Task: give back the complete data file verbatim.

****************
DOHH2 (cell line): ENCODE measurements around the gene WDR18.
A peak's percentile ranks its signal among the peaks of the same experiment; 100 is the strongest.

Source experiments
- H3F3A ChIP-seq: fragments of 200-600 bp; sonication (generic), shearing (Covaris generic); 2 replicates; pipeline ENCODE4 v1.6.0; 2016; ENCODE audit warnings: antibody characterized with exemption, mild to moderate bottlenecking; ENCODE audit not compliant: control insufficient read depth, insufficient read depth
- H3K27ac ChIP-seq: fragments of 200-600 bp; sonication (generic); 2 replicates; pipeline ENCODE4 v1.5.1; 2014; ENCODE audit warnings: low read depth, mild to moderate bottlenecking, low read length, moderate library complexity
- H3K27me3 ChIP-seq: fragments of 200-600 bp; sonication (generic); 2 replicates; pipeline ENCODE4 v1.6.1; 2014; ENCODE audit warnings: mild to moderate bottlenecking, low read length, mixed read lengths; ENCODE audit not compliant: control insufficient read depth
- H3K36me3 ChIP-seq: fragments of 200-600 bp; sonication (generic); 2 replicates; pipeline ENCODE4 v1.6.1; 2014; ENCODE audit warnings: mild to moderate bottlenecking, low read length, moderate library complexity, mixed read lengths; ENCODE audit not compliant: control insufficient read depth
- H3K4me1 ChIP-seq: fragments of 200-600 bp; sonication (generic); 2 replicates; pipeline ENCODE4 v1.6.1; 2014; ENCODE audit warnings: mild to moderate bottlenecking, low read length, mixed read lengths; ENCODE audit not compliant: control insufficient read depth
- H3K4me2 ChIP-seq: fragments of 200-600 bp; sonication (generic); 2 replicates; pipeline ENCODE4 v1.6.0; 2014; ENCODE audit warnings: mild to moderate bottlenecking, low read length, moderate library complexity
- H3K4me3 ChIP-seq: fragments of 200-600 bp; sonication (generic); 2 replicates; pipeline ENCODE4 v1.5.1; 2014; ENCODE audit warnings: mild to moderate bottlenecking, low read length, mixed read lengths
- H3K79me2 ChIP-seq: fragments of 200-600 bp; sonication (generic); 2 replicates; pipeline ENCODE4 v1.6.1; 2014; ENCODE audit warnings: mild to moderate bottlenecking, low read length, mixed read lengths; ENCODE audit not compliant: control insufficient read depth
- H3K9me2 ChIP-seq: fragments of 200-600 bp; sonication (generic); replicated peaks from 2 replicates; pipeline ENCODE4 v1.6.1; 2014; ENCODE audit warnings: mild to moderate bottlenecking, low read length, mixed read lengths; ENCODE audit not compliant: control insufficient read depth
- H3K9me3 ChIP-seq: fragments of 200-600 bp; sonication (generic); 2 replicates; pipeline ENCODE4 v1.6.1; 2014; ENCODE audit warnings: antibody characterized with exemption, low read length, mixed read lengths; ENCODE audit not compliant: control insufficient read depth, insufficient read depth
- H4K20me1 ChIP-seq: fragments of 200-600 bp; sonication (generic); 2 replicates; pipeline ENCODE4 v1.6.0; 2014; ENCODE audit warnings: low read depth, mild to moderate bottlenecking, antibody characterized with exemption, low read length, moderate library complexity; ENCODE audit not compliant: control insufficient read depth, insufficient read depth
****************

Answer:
DOHH2 (cell line): ENCODE measurements around the gene WDR18.
A peak's percentile ranks its signal among the peaks of the same experiment; 100 is the strongest.

Source experiments
- H3F3A ChIP-seq: fragments of 200-600 bp; sonication (generic), shearing (Covaris generic); 2 replicates; pipeline ENCODE4 v1.6.0; 2016; ENCODE audit warnings: antibody characterized with exemption, mild to moderate bottlenecking; ENCODE audit not compliant: control insufficient read depth, insufficient read depth
- H3K27ac ChIP-seq: fragments of 200-600 bp; sonication (generic); 2 replicates; pipeline ENCODE4 v1.5.1; 2014; ENCODE audit warnings: low read depth, mild to moderate bottlenecking, low read length, moderate library complexity
- H3K27me3 ChIP-seq: fragments of 200-600 bp; sonication (generic); 2 replicates; pipeline ENCODE4 v1.6.1; 2014; ENCODE audit warnings: mild to moderate bottlenecking, low read length, mixed read lengths; ENCODE audit not compliant: control insufficient read depth
- H3K36me3 ChIP-seq: fragments of 200-600 bp; sonication (generic); 2 replicates; pipeline ENCODE4 v1.6.1; 2014; ENCODE audit warnings: mild to moderate bottlenecking, low read length, moderate library complexity, mixed read lengths; ENCODE audit not compliant: control insufficient read depth
- H3K4me1 ChIP-seq: fragments of 200-600 bp; sonication (generic); 2 replicates; pipeline ENCODE4 v1.6.1; 2014; ENCODE audit warnings: mild to moderate bottlenecking, low read length, mixed read lengths; ENCODE audit not compliant: control insufficient read depth
- H3K4me2 ChIP-seq: fragments of 200-600 bp; sonication (generic); 2 replicates; pipeline ENCODE4 v1.6.0; 2014; ENCODE audit warnings: mild to moderate bottlenecking, low read length, moderate library complexity
- H3K4me3 ChIP-seq: fragments of 200-600 bp; sonication (generic); 2 replicates; pipeline ENCODE4 v1.5.1; 2014; ENCODE audit warnings: mild to moderate bottlenecking, low read length, mixed read lengths
- H3K79me2 ChIP-seq: fragments of 200-600 bp; sonication (generic); 2 replicates; pipeline ENCODE4 v1.6.1; 2014; ENCODE audit warnings: mild to moderate bottlenecking, low read length, mixed read lengths; ENCODE audit not compliant: control insufficient read depth
- H3K9me2 ChIP-seq: fragments of 200-600 bp; sonication (generic); replicated peaks from 2 replicates; pipeline ENCODE4 v1.6.1; 2014; ENCODE audit warnings: mild to moderate bottlenecking, low read length, mixed read lengths; ENCODE audit not compliant: control insufficient read depth
- H3K9me3 ChIP-seq: fragments of 200-600 bp; sonication (generic); 2 replicates; pipeline ENCODE4 v1.6.1; 2014; ENCODE audit warnings: antibody characterized with exemption, low read length, mixed read lengths; ENCODE audit not compliant: control insufficient read depth, insufficient read depth
- H4K20me1 ChIP-seq: fragments of 200-600 bp; sonication (generic); 2 replicates; pipeline ENCODE4 v1.6.0; 2014; ENCODE audit warnings: low read depth, mild to moderate bottlenecking, antibody characterized with exemption, low read length, moderate library complexity; ENCODE audit not compliant: control insufficient read depth, insufficient read depth